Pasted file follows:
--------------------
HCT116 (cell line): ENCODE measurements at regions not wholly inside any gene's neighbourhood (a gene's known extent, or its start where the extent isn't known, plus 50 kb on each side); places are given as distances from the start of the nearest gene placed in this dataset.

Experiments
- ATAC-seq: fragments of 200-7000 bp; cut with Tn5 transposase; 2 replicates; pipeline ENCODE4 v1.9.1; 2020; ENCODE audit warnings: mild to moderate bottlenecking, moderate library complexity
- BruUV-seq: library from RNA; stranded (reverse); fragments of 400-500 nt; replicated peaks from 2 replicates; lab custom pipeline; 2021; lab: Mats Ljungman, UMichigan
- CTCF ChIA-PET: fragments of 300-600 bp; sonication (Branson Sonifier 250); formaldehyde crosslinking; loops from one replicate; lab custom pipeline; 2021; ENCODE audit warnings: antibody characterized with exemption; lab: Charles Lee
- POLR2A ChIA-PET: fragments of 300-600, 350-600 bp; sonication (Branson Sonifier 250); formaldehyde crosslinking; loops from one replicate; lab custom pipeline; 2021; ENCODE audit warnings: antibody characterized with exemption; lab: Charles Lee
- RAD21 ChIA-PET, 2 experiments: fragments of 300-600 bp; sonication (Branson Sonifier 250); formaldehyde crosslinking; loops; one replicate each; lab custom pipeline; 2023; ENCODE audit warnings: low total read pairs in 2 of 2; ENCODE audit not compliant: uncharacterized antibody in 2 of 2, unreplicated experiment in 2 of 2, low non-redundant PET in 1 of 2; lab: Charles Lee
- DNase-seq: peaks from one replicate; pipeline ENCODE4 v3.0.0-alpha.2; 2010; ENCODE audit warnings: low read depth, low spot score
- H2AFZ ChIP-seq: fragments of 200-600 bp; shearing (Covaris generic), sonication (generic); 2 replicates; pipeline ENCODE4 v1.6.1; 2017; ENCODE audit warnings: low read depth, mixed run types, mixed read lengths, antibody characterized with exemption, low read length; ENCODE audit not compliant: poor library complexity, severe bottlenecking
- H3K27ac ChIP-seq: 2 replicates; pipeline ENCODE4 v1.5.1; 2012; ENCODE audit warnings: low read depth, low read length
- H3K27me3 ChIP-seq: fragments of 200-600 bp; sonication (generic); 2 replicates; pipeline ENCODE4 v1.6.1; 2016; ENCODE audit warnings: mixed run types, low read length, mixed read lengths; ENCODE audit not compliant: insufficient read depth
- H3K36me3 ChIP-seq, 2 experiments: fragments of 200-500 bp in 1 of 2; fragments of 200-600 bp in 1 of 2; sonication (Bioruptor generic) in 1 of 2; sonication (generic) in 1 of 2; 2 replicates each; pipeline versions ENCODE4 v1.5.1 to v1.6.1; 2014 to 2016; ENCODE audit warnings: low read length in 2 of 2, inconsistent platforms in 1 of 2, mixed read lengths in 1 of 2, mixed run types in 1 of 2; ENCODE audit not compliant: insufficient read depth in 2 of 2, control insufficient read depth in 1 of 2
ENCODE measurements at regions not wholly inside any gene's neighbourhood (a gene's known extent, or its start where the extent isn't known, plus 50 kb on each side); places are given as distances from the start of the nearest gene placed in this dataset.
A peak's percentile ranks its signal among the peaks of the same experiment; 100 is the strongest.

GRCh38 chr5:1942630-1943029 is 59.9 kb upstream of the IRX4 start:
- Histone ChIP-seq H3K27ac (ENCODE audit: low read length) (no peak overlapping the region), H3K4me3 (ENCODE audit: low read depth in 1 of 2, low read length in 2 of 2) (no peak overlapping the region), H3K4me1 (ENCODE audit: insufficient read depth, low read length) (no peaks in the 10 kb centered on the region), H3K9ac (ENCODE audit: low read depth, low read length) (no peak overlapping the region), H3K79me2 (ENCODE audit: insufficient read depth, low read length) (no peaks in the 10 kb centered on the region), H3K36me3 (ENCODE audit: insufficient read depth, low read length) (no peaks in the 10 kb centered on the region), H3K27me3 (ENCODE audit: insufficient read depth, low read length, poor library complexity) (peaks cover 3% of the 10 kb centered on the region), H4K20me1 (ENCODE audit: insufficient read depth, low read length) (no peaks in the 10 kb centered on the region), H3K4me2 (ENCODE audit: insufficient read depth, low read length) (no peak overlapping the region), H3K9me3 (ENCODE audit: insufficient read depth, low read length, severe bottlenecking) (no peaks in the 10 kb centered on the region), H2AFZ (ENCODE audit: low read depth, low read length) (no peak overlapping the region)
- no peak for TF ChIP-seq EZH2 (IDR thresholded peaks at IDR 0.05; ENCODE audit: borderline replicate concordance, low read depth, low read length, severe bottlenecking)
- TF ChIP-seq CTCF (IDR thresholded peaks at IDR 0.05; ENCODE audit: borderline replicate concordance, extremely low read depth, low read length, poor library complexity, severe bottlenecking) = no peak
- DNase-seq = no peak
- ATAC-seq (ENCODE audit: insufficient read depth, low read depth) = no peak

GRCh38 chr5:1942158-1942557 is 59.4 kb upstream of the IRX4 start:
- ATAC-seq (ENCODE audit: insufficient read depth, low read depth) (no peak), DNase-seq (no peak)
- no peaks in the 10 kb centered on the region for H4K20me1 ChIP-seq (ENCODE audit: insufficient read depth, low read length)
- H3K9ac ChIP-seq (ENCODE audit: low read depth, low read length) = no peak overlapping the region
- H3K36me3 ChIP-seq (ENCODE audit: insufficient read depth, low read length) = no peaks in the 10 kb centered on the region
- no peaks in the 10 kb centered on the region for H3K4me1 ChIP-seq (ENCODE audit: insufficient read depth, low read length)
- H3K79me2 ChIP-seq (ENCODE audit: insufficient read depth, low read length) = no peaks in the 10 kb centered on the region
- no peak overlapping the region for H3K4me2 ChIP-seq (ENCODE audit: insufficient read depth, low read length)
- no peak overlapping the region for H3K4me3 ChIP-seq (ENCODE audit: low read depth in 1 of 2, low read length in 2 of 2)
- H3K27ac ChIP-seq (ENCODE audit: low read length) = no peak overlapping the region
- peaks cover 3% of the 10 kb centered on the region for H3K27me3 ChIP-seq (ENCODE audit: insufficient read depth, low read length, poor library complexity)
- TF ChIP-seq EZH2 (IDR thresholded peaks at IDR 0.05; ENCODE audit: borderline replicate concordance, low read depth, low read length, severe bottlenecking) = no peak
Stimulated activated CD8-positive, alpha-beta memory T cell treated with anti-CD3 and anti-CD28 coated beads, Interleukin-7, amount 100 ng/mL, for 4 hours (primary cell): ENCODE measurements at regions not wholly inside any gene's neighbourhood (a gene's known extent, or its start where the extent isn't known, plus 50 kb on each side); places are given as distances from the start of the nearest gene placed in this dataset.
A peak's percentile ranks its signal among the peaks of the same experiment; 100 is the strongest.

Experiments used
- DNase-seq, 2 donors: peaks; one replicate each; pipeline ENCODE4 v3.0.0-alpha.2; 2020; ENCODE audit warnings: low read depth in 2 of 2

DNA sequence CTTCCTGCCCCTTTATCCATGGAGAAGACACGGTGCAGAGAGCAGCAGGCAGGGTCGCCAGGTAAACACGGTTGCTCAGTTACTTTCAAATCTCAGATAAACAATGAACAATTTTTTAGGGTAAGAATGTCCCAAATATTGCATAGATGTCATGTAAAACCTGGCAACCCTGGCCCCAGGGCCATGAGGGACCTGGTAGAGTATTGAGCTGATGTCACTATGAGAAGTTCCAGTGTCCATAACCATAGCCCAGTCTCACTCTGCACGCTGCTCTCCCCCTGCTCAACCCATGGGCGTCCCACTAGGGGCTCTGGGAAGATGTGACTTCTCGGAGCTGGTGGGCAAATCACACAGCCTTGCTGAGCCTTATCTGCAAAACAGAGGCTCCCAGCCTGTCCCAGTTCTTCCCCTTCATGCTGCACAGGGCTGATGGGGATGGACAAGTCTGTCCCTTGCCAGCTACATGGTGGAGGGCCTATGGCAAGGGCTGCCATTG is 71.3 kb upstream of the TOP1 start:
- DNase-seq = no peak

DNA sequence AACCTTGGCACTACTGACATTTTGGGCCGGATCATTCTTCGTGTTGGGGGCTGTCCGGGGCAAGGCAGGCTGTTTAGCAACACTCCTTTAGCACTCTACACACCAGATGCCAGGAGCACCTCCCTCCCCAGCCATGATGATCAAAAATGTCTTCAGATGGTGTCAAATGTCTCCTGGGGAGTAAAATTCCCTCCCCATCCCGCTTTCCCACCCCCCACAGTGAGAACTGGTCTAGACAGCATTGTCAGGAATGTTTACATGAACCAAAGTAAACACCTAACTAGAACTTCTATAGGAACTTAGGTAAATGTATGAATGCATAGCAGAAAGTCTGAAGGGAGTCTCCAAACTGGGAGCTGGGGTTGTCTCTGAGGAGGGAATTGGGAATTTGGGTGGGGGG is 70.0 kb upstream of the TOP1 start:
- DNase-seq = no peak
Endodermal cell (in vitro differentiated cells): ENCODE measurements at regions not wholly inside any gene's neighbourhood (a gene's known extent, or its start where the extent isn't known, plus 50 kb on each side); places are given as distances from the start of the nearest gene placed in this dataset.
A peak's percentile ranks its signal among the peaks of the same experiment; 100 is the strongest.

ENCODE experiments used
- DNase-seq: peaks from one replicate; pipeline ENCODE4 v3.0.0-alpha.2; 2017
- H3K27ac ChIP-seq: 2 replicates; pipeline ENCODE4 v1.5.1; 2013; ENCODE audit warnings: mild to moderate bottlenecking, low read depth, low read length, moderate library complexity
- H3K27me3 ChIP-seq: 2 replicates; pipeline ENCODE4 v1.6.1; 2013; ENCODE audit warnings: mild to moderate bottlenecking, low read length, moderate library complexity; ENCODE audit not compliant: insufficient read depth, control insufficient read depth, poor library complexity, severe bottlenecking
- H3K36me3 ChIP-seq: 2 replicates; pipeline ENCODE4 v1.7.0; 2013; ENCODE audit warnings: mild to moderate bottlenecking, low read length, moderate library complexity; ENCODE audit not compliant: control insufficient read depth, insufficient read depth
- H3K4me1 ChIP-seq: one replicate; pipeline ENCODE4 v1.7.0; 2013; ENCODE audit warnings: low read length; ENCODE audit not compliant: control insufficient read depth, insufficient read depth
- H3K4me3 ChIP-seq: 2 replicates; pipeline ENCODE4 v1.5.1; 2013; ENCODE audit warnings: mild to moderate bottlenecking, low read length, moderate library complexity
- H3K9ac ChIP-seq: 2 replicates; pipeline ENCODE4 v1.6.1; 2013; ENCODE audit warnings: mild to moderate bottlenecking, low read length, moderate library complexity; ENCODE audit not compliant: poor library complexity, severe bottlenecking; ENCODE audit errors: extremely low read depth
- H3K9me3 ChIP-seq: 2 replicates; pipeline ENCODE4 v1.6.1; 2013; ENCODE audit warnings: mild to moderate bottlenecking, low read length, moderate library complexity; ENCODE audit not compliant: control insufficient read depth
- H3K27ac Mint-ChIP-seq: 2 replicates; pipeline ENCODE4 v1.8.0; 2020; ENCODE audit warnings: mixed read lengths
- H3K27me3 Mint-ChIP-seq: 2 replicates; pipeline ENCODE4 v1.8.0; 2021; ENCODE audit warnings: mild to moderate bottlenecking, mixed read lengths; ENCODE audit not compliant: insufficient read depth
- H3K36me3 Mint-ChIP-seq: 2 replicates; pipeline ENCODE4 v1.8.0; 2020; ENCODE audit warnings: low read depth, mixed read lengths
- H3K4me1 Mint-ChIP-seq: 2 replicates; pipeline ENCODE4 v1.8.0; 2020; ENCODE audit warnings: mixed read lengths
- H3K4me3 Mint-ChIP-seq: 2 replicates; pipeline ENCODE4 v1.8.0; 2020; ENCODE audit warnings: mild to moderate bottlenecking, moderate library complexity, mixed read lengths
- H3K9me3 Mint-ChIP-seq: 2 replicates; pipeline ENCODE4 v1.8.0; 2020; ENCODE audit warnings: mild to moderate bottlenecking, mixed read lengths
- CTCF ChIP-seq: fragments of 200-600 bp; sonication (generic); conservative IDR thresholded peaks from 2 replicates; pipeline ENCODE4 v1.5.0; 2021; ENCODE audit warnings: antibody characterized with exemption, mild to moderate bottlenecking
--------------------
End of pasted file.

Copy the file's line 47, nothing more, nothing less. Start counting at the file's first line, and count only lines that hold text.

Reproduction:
- H3K36me3 ChIP-seq: 2 replicates; pipeline ENCODE4 v1.7.0; 2013; ENCODE audit warnings: mild to moderate bottlenecking, low read length, moderate library complexity; ENCODE audit not compliant: control insufficient read depth, insufficient read depth